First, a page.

PITTSBURGH, March 15 -- Women who develop preeclampsia during pregnancy are more likely to develop certain dangerous autoantibodies than women with normal pregnancies, and these autoantibodies are still present two years after childbirth in about 20 percent of women who had the disorder, scientists from the University of Pittsburgh report in the March issue of Hypertension, the journal of the American Heart Association.
Also known as toxemia, preeclampsia affects some 5 percent of pregnancies and is a leading cause of maternal and fetal illness and death, particularly in developing nations. Signs include high blood pressure, swelling of the ankles and the presence of protein in the urine. The condition typically appears after the mid-point of pregnancy. The only effective treatment is immediate delivery, which can be dangerous for the baby if it is too early. Untreated, the condition can lead to organ failure, coma and death. Preeclampsia also has been linked to an increased lifetime risk for heart disease.
"Further study is required to determine whether the presence of these autoantibodies could be an early marker for preeclampsia risk, but early data are promising," said Carl A. Hubel, Ph.D., the studys lead author and assistant professor of obstetrics, gynecology and reproductive sciences at the University of Pittsburgh School of Medicine. "Learning more about these autoantibodies also might enable us to identify a subset of women who are at greater risk for heart disease later in life, and give us a closer understanding of what causes preeclampsia."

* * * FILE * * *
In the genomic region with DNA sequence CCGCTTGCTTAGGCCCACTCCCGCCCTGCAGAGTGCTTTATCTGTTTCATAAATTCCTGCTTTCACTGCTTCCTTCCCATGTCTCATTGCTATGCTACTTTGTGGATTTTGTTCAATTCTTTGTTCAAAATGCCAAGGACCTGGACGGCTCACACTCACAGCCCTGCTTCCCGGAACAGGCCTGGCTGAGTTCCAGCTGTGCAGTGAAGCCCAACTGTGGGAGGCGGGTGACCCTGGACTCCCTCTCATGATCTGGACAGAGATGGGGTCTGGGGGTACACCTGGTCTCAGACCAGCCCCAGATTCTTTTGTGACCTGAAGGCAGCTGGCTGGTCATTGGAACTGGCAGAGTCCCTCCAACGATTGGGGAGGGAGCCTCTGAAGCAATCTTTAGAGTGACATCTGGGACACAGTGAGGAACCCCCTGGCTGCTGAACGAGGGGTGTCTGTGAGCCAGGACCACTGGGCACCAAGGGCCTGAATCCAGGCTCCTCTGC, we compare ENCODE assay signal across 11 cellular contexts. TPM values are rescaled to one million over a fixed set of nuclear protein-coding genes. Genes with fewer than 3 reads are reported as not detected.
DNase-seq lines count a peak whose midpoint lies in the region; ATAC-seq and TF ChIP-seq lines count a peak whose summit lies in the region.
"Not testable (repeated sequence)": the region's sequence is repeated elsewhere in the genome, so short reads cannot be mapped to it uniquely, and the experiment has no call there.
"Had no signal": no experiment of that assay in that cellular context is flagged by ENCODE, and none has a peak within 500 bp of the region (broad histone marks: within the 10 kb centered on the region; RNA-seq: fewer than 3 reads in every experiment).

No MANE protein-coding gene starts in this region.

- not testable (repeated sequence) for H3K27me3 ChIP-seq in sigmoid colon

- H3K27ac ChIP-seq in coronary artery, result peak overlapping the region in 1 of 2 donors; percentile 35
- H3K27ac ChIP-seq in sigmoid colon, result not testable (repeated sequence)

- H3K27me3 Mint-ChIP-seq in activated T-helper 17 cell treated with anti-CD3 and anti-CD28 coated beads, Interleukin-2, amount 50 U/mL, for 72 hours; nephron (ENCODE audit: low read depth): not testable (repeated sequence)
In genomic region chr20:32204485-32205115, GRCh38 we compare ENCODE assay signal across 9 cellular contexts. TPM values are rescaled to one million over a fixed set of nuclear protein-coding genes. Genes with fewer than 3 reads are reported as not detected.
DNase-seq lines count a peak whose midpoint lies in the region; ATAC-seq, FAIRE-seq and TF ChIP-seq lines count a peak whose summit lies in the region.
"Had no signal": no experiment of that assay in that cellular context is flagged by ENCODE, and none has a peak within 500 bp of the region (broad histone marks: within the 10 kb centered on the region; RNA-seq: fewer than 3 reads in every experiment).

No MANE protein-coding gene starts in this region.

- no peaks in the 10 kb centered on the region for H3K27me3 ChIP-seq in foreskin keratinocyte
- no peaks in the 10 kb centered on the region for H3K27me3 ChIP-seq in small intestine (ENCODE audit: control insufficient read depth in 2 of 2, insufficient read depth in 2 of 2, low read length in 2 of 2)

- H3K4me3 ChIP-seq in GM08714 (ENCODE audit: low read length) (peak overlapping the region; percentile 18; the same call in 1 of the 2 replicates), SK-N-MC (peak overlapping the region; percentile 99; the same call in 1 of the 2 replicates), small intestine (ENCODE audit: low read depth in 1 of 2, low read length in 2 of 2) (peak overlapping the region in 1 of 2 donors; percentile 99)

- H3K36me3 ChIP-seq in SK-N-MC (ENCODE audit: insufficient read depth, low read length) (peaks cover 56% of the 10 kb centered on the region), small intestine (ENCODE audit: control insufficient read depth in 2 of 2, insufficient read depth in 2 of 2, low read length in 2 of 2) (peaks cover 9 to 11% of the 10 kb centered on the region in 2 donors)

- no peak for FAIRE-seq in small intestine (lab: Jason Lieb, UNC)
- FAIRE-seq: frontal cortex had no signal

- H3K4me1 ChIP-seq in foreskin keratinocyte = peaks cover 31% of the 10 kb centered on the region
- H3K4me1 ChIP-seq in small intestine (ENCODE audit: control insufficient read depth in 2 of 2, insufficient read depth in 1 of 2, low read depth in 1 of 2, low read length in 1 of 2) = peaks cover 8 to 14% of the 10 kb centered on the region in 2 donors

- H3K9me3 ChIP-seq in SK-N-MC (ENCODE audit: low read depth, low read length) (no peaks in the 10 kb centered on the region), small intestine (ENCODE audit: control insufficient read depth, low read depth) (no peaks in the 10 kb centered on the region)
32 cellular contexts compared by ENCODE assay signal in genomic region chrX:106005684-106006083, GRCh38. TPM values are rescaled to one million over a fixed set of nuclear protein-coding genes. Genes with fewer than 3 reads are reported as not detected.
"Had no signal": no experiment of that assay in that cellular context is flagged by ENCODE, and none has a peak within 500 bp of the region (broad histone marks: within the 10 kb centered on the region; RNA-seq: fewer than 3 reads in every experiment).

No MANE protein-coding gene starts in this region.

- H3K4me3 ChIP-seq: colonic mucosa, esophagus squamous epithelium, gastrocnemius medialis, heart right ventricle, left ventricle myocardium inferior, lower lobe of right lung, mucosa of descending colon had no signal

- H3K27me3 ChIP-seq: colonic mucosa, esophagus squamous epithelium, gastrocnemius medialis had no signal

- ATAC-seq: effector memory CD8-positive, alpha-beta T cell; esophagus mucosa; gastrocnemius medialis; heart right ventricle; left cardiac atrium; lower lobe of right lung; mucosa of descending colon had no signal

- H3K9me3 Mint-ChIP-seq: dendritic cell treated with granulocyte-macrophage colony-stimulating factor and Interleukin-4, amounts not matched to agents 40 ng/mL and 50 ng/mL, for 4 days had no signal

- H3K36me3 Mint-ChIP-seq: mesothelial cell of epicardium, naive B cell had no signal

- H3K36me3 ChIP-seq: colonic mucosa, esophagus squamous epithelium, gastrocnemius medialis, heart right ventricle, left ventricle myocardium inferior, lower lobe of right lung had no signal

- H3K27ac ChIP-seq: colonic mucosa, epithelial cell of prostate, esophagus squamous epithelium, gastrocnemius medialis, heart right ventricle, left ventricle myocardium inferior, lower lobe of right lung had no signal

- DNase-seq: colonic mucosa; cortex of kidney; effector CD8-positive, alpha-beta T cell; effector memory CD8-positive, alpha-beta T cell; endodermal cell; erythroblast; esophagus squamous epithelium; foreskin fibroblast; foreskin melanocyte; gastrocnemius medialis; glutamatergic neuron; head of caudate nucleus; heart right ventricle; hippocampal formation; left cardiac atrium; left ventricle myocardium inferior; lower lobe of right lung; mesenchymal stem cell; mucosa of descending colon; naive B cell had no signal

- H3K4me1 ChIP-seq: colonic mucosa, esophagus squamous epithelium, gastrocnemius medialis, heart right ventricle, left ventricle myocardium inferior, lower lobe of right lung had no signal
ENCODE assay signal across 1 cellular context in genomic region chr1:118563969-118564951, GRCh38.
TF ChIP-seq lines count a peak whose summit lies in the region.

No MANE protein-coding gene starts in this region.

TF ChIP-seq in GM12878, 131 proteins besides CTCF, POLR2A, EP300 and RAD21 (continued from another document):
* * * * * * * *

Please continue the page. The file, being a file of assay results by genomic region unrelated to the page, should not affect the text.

For most women, the autoantibodies eventually go away after pregnancy. "But in some, they persist or reappear, consistent with other data showing that many of the risk factors for preeclampsia are the same as those for cardiovascular disease," added Dr. Hubel, who also is an associate investigator at the university-affiliated Magee-Womens Research Institute.
Contact: Michele Baum
University of Pittsburgh Schools of the Health Sciences